Have you ever heard of a Bar Barakah? Well, we had the pleasure of attending one this weekend. It was absolutely beautiful.
I’m sure some of you are wondering what it is. It’s a blessing ceremony and/or a rite of passage for young men or women. Bar or Bat Barakah is Hebrew for son/daughter of the blessing. Bar is for a boy and Bat is for a girl. In this celebration, blessings are bestowed upon the son similar to the Bar Mitzvah. The blessing occurs generally around puberty, age 13 or older.
To host a ceremony like this is certainly a personal decision. Some people have a small private ceremony in their home, others may choose to host a private ceremony at an outside venue.
I received a save the date card several months ago followed by a formal invitation. This was my third nephew to have a Bar Barakah. I’ve attended his two older brother’s ceremonies as well, traveling as far as California to get there. I wouldn’t have missed them.
I don’t know all the details behind the celebration but I understand the overall purpose. If you are interested in learning more about the Bar Barakah there are resources out there that serve as a guide for parents. All I can say is “google it”.
So why have a Bar Barakah? Again, it’s a personal choice and will depend on your beliefs and values. The Bar Barakah is a ceremony grounded in Christianity. My feeling is, regardless of your spiritual or religious affiliation, a blessing ceremony is a phenomenal way to celebrate and encourage our young men and women. The issues that young people face today are far more complex than when I was growing up.
My natural instinct as a parent is to protect my kids from the dangers of the world. But there comes a time when they must make their own way in the world and the blessing ceremony gives them direction, confidence and courage.
The Bar Barakah ceremony took place on a beautiful farm.
The ceremony was held in a field under a large tree that provided a lot of shade. It was nice and cool. A large green tractor pulling a covered seating area provided transportation for guests to the field. There were white chairs lined up in rows with a podium and a lovely white arch in the front. The ceremony was led by his mother and included a welcome, prayer, praise and worship, words from the pastor, words from the young man of the hour, blessing (by both parents) closing prayer and dinner. The dinner took place in a barn on the property with a DJ. We even did a little dancing.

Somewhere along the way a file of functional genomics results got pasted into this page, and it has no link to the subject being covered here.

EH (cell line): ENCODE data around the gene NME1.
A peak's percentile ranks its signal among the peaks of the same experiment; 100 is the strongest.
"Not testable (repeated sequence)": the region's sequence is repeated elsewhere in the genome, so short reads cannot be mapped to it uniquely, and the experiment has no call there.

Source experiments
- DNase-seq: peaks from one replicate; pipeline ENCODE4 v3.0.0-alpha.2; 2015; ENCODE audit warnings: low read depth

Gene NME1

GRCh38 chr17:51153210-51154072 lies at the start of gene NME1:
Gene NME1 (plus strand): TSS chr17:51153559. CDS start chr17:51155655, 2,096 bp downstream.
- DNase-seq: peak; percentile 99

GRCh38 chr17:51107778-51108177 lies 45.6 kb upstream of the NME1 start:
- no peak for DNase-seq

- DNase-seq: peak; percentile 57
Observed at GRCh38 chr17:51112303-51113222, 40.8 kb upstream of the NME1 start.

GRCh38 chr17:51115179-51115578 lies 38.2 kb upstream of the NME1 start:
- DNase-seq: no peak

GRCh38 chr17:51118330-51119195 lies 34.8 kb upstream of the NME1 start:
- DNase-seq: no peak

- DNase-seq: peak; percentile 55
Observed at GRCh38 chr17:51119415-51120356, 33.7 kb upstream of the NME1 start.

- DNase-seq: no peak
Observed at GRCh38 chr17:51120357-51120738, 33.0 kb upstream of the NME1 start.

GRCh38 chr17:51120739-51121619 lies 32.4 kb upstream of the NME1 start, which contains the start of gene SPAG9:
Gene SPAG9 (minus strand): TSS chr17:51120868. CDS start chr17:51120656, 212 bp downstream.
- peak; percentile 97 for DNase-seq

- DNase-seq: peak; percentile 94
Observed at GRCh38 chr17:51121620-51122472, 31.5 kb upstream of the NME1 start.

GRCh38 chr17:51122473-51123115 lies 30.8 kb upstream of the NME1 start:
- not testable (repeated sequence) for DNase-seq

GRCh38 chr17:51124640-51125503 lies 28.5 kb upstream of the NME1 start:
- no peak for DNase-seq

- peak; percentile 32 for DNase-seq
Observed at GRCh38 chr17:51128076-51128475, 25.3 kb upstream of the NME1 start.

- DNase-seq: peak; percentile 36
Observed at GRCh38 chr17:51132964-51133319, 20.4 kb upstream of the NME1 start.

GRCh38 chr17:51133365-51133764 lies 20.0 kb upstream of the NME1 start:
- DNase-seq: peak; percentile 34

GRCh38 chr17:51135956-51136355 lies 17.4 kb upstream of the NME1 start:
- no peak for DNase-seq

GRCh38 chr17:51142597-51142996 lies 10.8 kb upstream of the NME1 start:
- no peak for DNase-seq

The most moving part of the ceremony for me was the blessing. I was especially moved as his mother reflected on all the special things about him as he knelt in front of her. After that he then walked over to his father on a red sash laying on the ground, which symbolized his moving from a boy to a man. His father then shared his reflections and prayed as he knelt before him. He then called his two older brothers to join in the blessing and they each stood on one side of him. The words spoken by his parents are not something that I can recapture here. I would not do it justice. It’s the type of thing where you just had to be there. It was just that special and personal. They talked about their being a mark and a calling on his life by God.
I cried through the blessing part of the ceremony. They were joyful tears as I thought about my nephew and the young man he is and is becoming. He is a kind-hearted, intelligent, and focused young man. I believe he is destined to do great things.
As we see kids in our family mature, it’s a reminder that we are aging. The time will come when our children are grown and will leave us to make their mark in the world. All we can do as parents is our best, and the rest is up to them.
I asked my fifteen-year old daughter what she learned from the Bar Barakah. She said that, “parents should encourage their kids from an early age, and it helps us to believe that we will be successful in life because people are praying for us.”
A parents blessing is a meaningful way to speak greatness into our children. If not a parent, then someone close who can stand in the gap for that child. Words are powerful beyond belief.
Do not let any unwholesome talk come out of your mouths, but only what is helpful for building others up according to their needs, that it may benefit those who listen. Ephesians 4:29
The scripture on the program cover was Mark 10:16.
“And He took them (the children) up in His arms, put His hands upon them, and blessed them.”
It was truly a special day.
Peace and Blessings To You!!
Peace and Blessings,